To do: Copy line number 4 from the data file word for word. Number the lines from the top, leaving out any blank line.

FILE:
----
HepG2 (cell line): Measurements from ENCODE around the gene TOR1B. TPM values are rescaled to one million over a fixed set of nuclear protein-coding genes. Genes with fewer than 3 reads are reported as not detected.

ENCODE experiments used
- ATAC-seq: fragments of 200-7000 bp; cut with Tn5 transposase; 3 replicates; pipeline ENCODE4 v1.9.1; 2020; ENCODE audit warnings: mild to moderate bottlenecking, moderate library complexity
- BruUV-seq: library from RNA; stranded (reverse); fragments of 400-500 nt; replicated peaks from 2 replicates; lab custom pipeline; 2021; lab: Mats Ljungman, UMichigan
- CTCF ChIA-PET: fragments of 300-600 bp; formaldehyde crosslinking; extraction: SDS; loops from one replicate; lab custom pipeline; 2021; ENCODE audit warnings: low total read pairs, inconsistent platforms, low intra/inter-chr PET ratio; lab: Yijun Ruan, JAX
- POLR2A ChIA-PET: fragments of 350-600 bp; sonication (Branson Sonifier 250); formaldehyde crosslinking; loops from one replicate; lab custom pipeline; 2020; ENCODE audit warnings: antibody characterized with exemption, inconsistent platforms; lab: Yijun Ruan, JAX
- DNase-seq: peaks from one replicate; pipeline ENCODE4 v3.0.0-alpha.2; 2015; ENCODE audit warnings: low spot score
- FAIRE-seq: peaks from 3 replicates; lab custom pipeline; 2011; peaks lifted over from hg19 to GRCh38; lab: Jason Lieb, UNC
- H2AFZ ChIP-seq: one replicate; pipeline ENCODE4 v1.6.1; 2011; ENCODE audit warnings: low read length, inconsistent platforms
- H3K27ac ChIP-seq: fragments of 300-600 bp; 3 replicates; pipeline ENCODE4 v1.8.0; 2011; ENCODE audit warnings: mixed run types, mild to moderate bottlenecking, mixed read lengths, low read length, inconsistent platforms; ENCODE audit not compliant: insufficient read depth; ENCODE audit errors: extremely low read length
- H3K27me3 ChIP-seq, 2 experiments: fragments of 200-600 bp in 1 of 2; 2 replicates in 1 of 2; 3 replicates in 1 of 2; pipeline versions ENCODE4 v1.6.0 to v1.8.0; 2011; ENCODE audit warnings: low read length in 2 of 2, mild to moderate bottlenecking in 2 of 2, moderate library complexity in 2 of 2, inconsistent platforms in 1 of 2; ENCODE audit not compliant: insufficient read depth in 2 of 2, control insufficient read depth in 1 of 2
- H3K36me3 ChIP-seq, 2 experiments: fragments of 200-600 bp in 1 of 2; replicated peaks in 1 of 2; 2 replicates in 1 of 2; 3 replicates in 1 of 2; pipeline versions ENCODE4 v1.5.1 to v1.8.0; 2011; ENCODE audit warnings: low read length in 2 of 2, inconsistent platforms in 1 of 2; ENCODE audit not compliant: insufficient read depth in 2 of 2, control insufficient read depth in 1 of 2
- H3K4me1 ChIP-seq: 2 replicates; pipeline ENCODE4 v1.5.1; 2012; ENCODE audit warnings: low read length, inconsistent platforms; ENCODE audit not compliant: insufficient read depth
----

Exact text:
- BruUV-seq: library from RNA; stranded (reverse); fragments of 400-500 nt; replicated peaks from 2 replicates; lab custom pipeline; 2021; lab: Mats Ljungman, UMichigan